The kids didn't seem to mind though.
It's funny to see kids with farm animals. Some make friends instantly, some aren't so sure. This little girl wanted to take this one home with us.

One of my little guys imitated every animal noise he heard. He baa'd when we visited the sheep barn, until he saw the cows, then he mooed. Until he saw the roosters, ducks and alpacas. I had no idea what sound an alpaca made until I heard the little guy make it.

Funny, no matter how much  you tell a kid NOT to put your hand near an animal's mouth or into a cage, they will attempt it anyway.
These little horses named after the Seven Dwarfs may looks sweet and innocent, but they BITE, and little kindergarten fingers look an awful lot like carrots!

The hit of the fair, as always is the Giant Pumpkin. The kids are always amazed at this thing. Is it any wonder? Three of them could fit inside this amazing orange squash.
But the highlight of the fair this year had to be my friend the animal impersonator, he's kind of a funny little kid.
We saw this...
I said to Jayna, "Here come the duck sounds."
I readied myself for the quack, but it never came. Instead I heard....


It was a great day, and you know you had fun when the kids (and chaperones) fall asleep on the way home! Can't wait for next year!

Wednesday, October 6, 2010


I'm pretty proud to be able to call myself a teacher and even more so to be able to call myself a kindergarten teacher. Not everyone understands how difficult a job teaching kindergarten can be. 

I don't mean to diminish what other teachers do because I know how hard they work. I see it everyday. The planning, the patience, the paperwork and the preparation. The planning of field trips, differentiating instruction, notes to parents, meetings to attend. The school day begins long before the kids arrive and ends long after the kids go home, and more often than not we are working at home too because there are just  not enough hours in a day.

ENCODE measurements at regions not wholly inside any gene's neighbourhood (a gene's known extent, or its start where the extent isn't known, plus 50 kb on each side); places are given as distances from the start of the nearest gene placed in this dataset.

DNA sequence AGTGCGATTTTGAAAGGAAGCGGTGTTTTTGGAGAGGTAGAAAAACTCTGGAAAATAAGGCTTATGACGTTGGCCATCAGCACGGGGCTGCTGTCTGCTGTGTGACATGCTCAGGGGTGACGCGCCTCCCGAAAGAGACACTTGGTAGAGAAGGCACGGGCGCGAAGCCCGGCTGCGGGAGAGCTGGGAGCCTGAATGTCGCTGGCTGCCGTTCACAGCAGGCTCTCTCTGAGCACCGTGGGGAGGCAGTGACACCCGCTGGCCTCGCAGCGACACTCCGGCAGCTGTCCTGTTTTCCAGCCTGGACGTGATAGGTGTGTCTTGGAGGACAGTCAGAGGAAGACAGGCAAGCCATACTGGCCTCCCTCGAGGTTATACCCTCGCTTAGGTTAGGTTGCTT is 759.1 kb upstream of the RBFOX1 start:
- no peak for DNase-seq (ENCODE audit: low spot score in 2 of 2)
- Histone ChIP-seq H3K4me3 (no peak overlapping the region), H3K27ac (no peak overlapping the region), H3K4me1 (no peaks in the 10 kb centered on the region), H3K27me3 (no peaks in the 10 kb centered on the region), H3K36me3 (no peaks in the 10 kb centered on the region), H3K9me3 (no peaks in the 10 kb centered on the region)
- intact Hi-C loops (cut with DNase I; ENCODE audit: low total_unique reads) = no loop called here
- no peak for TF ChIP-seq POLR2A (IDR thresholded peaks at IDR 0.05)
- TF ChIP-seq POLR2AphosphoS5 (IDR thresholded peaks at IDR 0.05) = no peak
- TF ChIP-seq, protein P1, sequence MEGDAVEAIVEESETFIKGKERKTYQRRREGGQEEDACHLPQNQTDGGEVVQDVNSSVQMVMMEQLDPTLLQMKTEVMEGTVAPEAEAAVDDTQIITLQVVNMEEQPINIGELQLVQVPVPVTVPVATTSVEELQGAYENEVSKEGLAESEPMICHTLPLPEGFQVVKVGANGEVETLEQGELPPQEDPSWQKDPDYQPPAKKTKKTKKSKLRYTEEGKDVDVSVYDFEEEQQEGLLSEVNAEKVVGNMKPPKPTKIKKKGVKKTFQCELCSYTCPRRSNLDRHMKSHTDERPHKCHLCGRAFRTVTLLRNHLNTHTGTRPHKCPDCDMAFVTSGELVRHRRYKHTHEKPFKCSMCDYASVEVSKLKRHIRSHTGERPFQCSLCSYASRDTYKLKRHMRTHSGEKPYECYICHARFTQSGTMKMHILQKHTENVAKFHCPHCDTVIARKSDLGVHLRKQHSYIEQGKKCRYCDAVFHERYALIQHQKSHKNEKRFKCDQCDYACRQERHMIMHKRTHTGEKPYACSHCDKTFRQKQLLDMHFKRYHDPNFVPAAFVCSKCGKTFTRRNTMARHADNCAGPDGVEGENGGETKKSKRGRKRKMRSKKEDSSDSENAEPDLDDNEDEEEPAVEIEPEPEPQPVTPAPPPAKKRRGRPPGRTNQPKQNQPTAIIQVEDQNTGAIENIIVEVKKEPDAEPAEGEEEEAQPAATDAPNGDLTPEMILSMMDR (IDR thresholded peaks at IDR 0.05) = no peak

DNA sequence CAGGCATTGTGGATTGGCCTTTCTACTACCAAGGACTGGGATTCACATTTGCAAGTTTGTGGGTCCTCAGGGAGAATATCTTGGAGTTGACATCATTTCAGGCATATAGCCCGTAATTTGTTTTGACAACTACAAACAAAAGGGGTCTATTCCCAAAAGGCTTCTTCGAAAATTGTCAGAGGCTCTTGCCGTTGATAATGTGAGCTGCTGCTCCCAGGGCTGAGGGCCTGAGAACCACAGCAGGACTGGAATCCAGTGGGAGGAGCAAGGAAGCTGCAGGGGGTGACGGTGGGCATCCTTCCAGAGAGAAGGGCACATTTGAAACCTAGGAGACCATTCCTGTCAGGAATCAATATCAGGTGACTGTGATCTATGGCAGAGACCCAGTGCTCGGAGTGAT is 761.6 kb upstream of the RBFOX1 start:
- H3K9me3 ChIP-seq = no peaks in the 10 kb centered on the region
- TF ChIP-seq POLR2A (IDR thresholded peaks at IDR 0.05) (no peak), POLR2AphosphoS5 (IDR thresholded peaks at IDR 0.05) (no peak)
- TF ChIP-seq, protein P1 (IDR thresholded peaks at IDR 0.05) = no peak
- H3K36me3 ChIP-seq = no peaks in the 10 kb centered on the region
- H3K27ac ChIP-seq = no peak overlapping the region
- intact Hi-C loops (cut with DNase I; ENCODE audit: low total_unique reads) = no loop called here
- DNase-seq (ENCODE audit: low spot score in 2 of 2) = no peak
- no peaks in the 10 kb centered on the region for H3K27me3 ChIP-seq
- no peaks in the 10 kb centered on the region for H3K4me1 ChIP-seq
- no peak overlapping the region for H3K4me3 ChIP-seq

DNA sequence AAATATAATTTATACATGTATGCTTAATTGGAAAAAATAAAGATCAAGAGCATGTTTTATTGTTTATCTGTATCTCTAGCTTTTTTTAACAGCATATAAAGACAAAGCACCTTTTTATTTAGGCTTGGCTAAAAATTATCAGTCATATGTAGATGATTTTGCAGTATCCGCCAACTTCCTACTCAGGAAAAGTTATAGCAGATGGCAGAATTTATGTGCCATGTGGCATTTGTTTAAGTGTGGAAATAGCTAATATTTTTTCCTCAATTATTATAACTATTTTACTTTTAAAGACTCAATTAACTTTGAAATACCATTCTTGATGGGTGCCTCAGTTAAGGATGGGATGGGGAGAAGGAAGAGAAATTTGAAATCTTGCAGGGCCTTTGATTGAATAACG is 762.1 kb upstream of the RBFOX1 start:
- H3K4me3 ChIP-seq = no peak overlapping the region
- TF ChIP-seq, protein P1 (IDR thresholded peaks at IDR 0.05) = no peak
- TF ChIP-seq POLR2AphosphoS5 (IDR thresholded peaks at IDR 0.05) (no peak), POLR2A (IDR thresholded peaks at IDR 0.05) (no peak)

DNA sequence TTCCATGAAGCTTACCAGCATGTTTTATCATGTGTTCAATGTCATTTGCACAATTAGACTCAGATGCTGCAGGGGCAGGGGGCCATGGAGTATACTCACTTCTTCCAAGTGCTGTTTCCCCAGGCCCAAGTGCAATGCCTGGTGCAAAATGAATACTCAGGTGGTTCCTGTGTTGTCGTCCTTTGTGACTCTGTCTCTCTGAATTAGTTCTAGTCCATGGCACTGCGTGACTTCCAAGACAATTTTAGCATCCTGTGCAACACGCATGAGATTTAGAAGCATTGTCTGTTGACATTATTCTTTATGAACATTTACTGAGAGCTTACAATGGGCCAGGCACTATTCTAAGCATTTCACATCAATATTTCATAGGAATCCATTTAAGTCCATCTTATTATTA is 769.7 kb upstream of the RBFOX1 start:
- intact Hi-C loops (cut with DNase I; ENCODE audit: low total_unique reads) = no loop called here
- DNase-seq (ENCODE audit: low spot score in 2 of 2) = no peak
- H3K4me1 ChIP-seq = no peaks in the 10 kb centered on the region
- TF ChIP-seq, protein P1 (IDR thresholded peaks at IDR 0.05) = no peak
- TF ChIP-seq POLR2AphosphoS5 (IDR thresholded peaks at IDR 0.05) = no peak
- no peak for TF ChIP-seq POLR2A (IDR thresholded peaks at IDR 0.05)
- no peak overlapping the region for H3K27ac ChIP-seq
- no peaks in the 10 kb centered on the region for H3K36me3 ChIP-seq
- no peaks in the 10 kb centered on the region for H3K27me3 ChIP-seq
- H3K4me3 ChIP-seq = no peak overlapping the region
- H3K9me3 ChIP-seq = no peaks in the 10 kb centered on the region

I am not complaining. I love my job. We don't do it for the money or the summers off. We do it because we love kids and it's pretty reassuring to know that we are making a difference in the lives of children.

Even though we know in our hearts we are making a difference sometimes we just need to hear it. Just as we let the kids in our class know when they are doing a good job, sometimes grownups need to know it too.
For  teachers it might come in a note from a grateful parent, a good review from a principal, another teacher, or the best thank you of all...the smile on a child's face.

I'm also really proud of this blog. My own little spot on The World Wide Web. I write from the heart, which is why I don't post as often as I might otherwise. I am thrilled with every new follower both here and on K is for Kindergarten's Facebook Page, and every little comment left. 

Today I received an email message from congratulating me on K is for Kindergarten being named as one of their Top Teacher Blogs! I don't receive any actual "prize" for this distinction, but I do get to post a little badge on my blog page. Which is really enough for me, because sometimes all you really need is someone to say,

"Congratulations, you did good."